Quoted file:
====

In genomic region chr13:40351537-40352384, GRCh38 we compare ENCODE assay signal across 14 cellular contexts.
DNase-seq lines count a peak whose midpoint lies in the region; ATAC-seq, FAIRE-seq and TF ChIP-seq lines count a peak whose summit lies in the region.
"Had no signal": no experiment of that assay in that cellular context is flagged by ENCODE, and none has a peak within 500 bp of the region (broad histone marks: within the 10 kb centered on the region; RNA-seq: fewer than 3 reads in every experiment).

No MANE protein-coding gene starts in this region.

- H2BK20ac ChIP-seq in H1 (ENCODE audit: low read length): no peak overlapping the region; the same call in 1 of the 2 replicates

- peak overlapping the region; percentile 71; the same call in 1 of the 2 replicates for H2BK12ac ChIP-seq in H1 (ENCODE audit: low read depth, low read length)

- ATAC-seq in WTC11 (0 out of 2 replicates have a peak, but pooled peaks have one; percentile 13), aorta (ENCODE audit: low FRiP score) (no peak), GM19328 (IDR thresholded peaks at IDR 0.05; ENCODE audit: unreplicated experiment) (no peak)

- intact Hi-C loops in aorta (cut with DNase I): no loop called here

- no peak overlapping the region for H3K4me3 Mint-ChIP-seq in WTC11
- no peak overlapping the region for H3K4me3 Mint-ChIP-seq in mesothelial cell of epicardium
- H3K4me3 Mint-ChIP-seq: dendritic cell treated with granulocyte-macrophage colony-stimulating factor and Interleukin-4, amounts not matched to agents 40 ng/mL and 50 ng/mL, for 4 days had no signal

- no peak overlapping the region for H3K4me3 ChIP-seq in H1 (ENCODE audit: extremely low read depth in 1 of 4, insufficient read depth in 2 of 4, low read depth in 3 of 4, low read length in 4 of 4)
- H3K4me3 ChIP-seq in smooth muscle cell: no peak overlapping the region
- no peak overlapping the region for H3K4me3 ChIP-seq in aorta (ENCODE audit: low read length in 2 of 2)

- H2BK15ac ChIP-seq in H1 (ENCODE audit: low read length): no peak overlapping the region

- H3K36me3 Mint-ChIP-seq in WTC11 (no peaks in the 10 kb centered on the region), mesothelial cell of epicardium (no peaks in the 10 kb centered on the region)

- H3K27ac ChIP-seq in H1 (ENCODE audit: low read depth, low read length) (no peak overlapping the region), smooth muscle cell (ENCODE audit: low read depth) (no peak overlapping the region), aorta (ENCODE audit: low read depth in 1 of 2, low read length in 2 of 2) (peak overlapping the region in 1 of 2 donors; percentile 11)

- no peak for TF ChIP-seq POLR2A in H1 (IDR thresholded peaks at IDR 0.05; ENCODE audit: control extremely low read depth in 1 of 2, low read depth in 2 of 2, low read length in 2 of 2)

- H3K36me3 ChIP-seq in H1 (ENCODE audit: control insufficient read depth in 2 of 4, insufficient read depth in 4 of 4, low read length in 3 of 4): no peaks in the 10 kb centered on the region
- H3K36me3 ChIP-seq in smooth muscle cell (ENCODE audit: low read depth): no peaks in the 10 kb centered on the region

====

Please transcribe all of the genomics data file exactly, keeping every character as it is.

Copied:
In genomic region chr13:40351537-40352384, GRCh38 we compare ENCODE assay signal across 14 cellular contexts.
DNase-seq lines count a peak whose midpoint lies in the region; ATAC-seq, FAIRE-seq and TF ChIP-seq lines count a peak whose summit lies in the region.
"Had no signal": no experiment of that assay in that cellular context is flagged by ENCODE, and none has a peak within 500 bp of the region (broad histone marks: within the 10 kb centered on the region; RNA-seq: fewer than 3 reads in every experiment).

No MANE protein-coding gene starts in this region.

- H2BK20ac ChIP-seq in H1 (ENCODE audit: low read length): no peak overlapping the region; the same call in 1 of the 2 replicates

- peak overlapping the region; percentile 71; the same call in 1 of the 2 replicates for H2BK12ac ChIP-seq in H1 (ENCODE audit: low read depth, low read length)

- ATAC-seq in WTC11 (0 out of 2 replicates have a peak, but pooled peaks have one; percentile 13), aorta (ENCODE audit: low FRiP score) (no peak), GM19328 (IDR thresholded peaks at IDR 0.05; ENCODE audit: unreplicated experiment) (no peak)

- intact Hi-C loops in aorta (cut with DNase I): no loop called here

- no peak overlapping the region for H3K4me3 Mint-ChIP-seq in WTC11
- no peak overlapping the region for H3K4me3 Mint-ChIP-seq in mesothelial cell of epicardium
- H3K4me3 Mint-ChIP-seq: dendritic cell treated with granulocyte-macrophage colony-stimulating factor and Interleukin-4, amounts not matched to agents 40 ng/mL and 50 ng/mL, for 4 days had no signal

- no peak overlapping the region for H3K4me3 ChIP-seq in H1 (ENCODE audit: extremely low read depth in 1 of 4, insufficient read depth in 2 of 4, low read depth in 3 of 4, low read length in 4 of 4)
- H3K4me3 ChIP-seq in smooth muscle cell: no peak overlapping the region
- no peak overlapping the region for H3K4me3 ChIP-seq in aorta (ENCODE audit: low read length in 2 of 2)

- H2BK15ac ChIP-seq in H1 (ENCODE audit: low read length): no peak overlapping the region

- H3K36me3 Mint-ChIP-seq in WTC11 (no peaks in the 10 kb centered on the region), mesothelial cell of epicardium (no peaks in the 10 kb centered on the region)

- H3K27ac ChIP-seq in H1 (ENCODE audit: low read depth, low read length) (no peak overlapping the region), smooth muscle cell (ENCODE audit: low read depth) (no peak overlapping the region), aorta (ENCODE audit: low read depth in 1 of 2, low read length in 2 of 2) (peak overlapping the region in 1 of 2 donors; percentile 11)

- no peak for TF ChIP-seq POLR2A in H1 (IDR thresholded peaks at IDR 0.05; ENCODE audit: control extremely low read depth in 1 of 2, low read depth in 2 of 2, low read length in 2 of 2)

- H3K36me3 ChIP-seq in H1 (ENCODE audit: control insufficient read depth in 2 of 4, insufficient read depth in 4 of 4, low read length in 3 of 4): no peaks in the 10 kb centered on the region
- H3K36me3 ChIP-seq in smooth muscle cell (ENCODE audit: low read depth): no peaks in the 10 kb centered on the region